Command-line program interface

Related notes: Flat structures, Serialisation formats.

When writing a system consisting of multiple software components, it's too easy to get stuck with a particular technology: a language, if it's monolithic or heavily relies on a language-specific library; a message bus/queue if the architecture is service-oriented; a DB engine and structure if it's just a bunch of programs using DB directly; and weird non-standard conventions for things like logging and configurations tend to arise, leading to the big ball of mud.

In dealing with that, KISS and Unix philosophy seem to be rather helpful, along with the aim to keep the components as independent and unattached to each other as possible. Basically, writing them with minimal assumptions about the system they'll be used in, sticking to standards whenever they are defined, etc.

Yet it gets rather tricky when it comes to interaction between components: when integrating a program into a system, it should exchange data with others somehow. I've used serialization (mostly JSON, primarily because it's common nowadays) + stdin/stdout for that (well, also environment variables where that made sense), but JSON on input is not that handy for scripting, cron jobs, manual invocation, and not the most common way to tell a program what to do: for that, there are command-line arguments, which solve the other listed issues as well, and perhaps DSVs, which are quite similar.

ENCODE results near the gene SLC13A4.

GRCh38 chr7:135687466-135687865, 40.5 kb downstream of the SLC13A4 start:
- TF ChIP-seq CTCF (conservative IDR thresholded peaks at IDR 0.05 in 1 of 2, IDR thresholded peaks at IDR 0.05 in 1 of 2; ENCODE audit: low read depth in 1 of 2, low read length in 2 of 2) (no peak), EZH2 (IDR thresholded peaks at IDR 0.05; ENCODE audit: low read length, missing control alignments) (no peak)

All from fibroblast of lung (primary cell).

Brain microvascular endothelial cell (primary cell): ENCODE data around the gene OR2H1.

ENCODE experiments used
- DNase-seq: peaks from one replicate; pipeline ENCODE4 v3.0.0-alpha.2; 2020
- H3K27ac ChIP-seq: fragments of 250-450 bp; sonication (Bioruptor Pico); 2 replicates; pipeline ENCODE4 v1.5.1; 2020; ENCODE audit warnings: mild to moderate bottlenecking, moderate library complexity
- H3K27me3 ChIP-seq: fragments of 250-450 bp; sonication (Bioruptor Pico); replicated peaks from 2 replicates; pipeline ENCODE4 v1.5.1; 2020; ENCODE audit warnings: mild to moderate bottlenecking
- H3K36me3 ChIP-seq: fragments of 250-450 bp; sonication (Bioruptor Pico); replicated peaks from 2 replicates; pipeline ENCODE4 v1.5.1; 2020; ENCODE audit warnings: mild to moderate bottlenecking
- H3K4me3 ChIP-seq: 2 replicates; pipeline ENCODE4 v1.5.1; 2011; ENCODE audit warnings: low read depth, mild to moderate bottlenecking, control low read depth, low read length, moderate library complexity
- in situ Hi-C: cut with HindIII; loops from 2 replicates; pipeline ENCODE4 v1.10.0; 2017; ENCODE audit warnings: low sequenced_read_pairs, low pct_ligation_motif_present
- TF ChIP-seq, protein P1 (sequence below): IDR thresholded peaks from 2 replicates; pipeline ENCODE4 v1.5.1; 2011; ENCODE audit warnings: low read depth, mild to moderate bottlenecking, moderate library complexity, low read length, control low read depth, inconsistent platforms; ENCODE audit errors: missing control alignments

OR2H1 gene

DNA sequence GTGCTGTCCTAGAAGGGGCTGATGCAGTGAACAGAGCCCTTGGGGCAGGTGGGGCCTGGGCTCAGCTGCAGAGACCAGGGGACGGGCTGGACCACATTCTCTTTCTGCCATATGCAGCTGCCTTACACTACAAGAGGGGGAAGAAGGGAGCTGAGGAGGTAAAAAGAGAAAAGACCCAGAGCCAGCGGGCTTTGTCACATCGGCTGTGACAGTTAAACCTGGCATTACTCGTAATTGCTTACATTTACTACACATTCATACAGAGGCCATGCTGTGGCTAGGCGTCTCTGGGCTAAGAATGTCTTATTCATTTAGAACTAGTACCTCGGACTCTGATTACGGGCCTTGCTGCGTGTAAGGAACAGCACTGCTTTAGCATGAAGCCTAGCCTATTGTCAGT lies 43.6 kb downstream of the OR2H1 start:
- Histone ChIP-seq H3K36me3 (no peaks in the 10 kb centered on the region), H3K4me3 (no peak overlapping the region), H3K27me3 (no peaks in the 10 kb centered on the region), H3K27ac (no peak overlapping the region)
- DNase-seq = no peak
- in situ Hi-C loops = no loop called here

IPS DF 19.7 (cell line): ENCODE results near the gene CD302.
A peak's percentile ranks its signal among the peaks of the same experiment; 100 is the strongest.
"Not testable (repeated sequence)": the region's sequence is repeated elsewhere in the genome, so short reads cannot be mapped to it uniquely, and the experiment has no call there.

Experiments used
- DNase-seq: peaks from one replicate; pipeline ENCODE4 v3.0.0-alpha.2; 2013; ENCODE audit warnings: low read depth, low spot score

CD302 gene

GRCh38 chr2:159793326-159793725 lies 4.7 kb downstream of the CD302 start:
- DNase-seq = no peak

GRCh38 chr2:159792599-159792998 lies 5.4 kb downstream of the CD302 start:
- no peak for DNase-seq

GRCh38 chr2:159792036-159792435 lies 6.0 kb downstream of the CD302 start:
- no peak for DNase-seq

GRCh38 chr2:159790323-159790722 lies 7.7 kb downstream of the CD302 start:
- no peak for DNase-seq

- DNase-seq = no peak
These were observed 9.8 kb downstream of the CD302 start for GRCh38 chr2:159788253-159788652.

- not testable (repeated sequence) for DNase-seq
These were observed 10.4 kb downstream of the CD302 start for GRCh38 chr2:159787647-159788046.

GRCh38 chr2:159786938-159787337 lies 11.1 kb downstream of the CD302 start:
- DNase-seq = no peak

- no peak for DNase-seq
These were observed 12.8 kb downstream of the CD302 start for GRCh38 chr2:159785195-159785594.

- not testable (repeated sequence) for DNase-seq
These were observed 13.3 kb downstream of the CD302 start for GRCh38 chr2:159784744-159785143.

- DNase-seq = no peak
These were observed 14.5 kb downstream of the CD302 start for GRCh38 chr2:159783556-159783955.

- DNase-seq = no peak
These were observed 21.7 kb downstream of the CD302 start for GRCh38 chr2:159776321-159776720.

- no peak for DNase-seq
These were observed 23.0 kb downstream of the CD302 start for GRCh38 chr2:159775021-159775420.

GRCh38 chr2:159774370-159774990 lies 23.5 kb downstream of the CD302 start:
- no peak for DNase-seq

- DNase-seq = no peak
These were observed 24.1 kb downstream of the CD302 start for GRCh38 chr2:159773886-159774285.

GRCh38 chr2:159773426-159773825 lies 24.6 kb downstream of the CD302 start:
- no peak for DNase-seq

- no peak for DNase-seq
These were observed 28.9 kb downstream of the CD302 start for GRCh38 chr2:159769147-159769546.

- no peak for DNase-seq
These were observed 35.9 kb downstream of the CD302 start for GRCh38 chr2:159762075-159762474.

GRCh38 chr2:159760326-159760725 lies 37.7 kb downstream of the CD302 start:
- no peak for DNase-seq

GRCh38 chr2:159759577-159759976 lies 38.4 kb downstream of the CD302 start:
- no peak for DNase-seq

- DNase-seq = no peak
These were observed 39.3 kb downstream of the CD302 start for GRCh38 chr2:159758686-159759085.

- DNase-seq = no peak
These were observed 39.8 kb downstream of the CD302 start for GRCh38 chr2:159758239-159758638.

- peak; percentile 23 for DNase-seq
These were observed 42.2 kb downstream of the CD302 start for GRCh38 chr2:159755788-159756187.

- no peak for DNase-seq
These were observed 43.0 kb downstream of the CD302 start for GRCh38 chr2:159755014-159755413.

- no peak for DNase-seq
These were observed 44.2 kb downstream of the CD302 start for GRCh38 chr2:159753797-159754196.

Well, mostly: there's usually better support for JSON in high-level languages, allowing to derive printers and parsers directly from types (e.g., with Aeson in Haskell), while for command-line arguments there usually are just parsing libraries. In an attempt to fix the latter, I wrote the coalpit library, which derives command-line option parsers along with printers and usage messages, and is suitable for DSV printing and parsing.

Standard input/output/error are not always suitable, but are fairly easy to replace with UNIX domain sockets (or network sockets) and logging when needed.